03/06/06 — College chooses teacher, student for Walk of Fame

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College chooses teacher, student for Walk of Fame

By Bonnie Edwards
Published in News on March 6, 2006 1:48 PM

Foundation of Wayne Community College officials will soon add two new stars to the college's Walk of Fame.

One star will bear the name of Goldsboro High School music teacher George Trautwein, and the other, one of his students, international opera singer Bill Stone.

Two other stars are already in the Walk of Fame, one for Anne Jeffreys and the other for Johnny Grant.

Trautwein and Stone will be inducted into the Walk of Fame April 9 during a ceremony that will begin at 2:30 p.m. in the courtyard behind the Wayne Learning Center. The public is invited.

The foundation is taking reservations for an informal reception that will be held in their honor on April 7 at Walnut Creek Country Club. Seating is limited to 150 people, and tickets are $25 per person.

For details and to make reservations, call Jack Kannan, executive director for the Foundation of Wayne Community College, at 735-5152, Ext. 246.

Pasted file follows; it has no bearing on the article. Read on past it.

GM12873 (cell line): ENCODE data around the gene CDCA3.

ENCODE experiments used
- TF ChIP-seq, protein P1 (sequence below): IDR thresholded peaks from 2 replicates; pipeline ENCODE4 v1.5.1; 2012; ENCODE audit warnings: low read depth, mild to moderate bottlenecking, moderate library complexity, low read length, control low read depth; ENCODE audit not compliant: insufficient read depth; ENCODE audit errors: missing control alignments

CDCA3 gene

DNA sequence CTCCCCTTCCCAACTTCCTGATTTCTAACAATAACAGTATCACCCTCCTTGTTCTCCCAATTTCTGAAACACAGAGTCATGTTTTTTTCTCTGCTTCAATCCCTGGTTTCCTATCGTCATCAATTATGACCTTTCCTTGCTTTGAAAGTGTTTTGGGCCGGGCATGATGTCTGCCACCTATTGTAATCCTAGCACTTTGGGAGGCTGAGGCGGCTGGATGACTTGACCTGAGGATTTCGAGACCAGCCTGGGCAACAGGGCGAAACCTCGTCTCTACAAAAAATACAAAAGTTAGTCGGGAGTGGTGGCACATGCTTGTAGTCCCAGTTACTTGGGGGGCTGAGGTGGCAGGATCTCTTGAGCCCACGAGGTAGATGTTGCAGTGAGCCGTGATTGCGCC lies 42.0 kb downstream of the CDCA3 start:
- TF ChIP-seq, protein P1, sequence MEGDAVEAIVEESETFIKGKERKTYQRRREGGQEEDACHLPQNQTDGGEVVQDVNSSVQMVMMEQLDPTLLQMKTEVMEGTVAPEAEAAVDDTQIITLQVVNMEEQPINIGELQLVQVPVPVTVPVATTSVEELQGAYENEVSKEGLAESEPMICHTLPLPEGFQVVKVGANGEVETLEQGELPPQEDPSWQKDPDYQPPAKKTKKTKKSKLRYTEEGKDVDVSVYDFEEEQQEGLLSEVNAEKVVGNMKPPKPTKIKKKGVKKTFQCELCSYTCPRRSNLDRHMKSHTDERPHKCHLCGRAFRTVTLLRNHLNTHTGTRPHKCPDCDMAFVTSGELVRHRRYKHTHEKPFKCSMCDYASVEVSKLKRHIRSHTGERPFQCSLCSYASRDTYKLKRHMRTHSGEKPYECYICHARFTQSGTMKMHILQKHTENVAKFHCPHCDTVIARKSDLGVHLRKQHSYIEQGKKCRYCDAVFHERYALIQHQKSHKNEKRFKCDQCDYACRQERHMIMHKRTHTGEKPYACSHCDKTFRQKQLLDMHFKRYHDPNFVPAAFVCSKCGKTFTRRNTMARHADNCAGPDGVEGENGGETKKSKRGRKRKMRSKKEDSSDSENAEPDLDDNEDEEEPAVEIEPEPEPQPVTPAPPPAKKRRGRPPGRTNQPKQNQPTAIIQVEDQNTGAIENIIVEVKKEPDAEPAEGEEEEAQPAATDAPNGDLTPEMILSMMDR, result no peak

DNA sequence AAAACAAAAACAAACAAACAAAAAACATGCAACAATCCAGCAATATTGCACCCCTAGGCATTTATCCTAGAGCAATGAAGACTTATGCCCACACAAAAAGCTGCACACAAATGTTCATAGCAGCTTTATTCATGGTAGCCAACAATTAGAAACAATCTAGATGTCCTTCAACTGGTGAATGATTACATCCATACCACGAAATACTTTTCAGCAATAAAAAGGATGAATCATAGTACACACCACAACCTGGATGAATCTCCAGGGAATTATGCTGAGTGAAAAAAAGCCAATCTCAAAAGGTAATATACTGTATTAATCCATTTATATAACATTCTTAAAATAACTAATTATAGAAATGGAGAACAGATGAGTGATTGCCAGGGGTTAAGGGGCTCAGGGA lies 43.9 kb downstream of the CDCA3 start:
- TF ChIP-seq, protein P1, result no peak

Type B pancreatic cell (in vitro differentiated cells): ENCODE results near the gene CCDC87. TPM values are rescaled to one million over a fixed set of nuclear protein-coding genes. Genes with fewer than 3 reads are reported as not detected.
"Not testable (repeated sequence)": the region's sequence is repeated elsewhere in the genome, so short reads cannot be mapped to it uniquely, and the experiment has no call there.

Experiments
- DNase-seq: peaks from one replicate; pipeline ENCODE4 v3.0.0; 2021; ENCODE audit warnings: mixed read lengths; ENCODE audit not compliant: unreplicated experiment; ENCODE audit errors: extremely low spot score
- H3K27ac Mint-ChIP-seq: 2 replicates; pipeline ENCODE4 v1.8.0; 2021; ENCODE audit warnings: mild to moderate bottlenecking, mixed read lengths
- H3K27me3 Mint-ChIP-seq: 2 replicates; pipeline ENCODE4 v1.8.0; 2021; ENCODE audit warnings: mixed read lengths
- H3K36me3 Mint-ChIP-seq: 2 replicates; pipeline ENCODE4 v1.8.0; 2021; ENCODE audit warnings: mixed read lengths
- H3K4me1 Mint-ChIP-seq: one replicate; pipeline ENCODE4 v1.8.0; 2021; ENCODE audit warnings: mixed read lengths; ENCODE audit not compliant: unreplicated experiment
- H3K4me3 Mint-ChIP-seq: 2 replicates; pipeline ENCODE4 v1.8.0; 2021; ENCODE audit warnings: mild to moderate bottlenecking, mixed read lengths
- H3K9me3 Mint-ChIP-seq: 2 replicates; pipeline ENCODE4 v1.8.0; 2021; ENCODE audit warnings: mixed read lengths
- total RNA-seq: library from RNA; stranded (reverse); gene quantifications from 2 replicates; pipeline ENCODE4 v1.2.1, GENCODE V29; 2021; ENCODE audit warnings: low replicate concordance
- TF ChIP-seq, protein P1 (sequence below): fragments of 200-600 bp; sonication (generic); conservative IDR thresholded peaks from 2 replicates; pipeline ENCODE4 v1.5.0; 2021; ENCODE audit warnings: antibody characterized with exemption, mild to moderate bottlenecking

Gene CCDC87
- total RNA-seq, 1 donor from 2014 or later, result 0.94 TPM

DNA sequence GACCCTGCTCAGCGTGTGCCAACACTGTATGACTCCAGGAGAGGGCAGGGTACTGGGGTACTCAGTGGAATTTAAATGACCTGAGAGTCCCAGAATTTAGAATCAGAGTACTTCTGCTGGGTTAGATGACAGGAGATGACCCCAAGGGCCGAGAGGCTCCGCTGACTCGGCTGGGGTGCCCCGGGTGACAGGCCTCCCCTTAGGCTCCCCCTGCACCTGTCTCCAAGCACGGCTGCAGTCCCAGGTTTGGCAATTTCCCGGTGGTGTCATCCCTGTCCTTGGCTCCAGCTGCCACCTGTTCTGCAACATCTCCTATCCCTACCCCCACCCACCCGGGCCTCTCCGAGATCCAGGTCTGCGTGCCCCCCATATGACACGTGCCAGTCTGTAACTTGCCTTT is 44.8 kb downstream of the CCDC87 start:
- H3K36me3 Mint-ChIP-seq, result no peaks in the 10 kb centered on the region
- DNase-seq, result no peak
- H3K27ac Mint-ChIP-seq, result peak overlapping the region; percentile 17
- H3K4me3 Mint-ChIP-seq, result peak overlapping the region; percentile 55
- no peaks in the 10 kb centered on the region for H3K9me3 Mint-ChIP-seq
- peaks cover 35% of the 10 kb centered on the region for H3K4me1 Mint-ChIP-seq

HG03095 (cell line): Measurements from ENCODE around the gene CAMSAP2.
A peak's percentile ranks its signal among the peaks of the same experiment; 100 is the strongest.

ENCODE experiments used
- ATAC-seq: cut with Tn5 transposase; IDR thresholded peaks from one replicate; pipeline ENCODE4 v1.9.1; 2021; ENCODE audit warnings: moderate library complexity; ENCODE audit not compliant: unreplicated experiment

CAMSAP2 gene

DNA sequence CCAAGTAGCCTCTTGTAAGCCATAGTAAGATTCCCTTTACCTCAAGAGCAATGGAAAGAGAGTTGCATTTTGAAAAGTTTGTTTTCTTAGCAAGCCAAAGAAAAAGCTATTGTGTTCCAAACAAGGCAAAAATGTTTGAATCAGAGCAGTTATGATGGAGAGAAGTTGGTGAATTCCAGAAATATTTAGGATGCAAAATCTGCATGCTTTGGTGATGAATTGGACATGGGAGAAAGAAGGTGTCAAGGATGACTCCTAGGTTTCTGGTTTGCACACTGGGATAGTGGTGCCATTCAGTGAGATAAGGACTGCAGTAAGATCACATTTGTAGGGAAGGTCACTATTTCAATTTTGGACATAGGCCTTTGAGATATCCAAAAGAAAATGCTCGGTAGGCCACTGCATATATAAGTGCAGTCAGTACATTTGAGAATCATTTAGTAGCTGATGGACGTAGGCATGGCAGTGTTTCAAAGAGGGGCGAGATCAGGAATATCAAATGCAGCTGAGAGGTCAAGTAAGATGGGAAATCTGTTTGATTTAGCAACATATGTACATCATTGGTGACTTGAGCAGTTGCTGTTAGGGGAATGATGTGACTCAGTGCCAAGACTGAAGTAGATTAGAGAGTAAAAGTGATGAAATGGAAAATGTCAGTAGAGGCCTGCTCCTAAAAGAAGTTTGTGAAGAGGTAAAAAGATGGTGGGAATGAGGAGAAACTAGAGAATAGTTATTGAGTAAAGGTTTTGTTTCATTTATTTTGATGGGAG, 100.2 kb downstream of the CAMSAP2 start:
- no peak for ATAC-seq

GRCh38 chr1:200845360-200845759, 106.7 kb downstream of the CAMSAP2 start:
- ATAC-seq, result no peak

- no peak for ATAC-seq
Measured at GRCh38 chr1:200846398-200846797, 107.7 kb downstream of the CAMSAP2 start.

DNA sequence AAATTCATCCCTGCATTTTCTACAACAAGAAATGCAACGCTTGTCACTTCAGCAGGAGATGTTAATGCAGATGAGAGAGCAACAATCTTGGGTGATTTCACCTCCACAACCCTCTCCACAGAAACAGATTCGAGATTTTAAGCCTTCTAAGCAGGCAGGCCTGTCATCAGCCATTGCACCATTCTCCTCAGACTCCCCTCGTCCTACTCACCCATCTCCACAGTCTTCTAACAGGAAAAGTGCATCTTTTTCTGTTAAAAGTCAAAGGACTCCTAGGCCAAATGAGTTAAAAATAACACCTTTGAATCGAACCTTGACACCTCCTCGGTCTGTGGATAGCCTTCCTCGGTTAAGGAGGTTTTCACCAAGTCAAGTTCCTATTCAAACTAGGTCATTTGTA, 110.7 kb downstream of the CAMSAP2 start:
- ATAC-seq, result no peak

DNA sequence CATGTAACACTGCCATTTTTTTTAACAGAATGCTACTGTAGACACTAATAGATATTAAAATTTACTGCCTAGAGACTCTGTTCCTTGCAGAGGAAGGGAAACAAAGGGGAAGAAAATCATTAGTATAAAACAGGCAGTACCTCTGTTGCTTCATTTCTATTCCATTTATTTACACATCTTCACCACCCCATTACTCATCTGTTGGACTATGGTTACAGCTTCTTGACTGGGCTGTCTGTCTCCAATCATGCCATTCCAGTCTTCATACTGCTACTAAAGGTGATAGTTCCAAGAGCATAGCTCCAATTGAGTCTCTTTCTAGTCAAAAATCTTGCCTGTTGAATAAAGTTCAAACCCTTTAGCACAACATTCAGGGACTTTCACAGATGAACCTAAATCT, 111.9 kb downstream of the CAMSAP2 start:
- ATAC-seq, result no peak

Entertainment will be provided by another of Trautwein's students, folk rock singer Sally Spring. She has a new album, "Mockingbird," scheduled to be released this month.

Stone has committed to attend, but Trautwein, who is 80 now, said he would be unable to attend the ceremony.

"He really wanted to come," Kannan said. "We ordered the stars for him and Bill Stone, and we'll still honor them on the 9th."

"I really feel this trip will be too much for me at this time," Trautwein said in a letter to Kannan. He also said, "Bill can carry the ball for both of us beautifully. Best wishes to you for a successful event for the college."

Trautwein came to Goldsboro in 1956 and taught at the high school through 1969. After he left Goldsboro High School, he was music director for Wayne Community College for three years. He was the music director for "The Lost Colony" outdoor drama at Manteo for 25 years until 1973. After he left North Carolina, he spent another 21 years teaching music in New York and Connecticut before retiring.

Bill Stone, who is 62 now, studied pre-med at Duke University but soon changed his major to music. He, too, became involved with "The Lost Colony" and met his wife, Bonnie, in Manteo. They married in 1965 and have two children.

He continued his studies and earned a master's and doctorate degree from the University of Illinois. He entered the Metropolitan Opera auditions in 1976 and was one of the 10 finalists. This exposure led to him being hired for the world premier in Spoleto, Italy, of Nino Rota's "Napoli Milionaria." His career has developed as a leading baritone on opera and symphony stages across the U.S. and in Europe.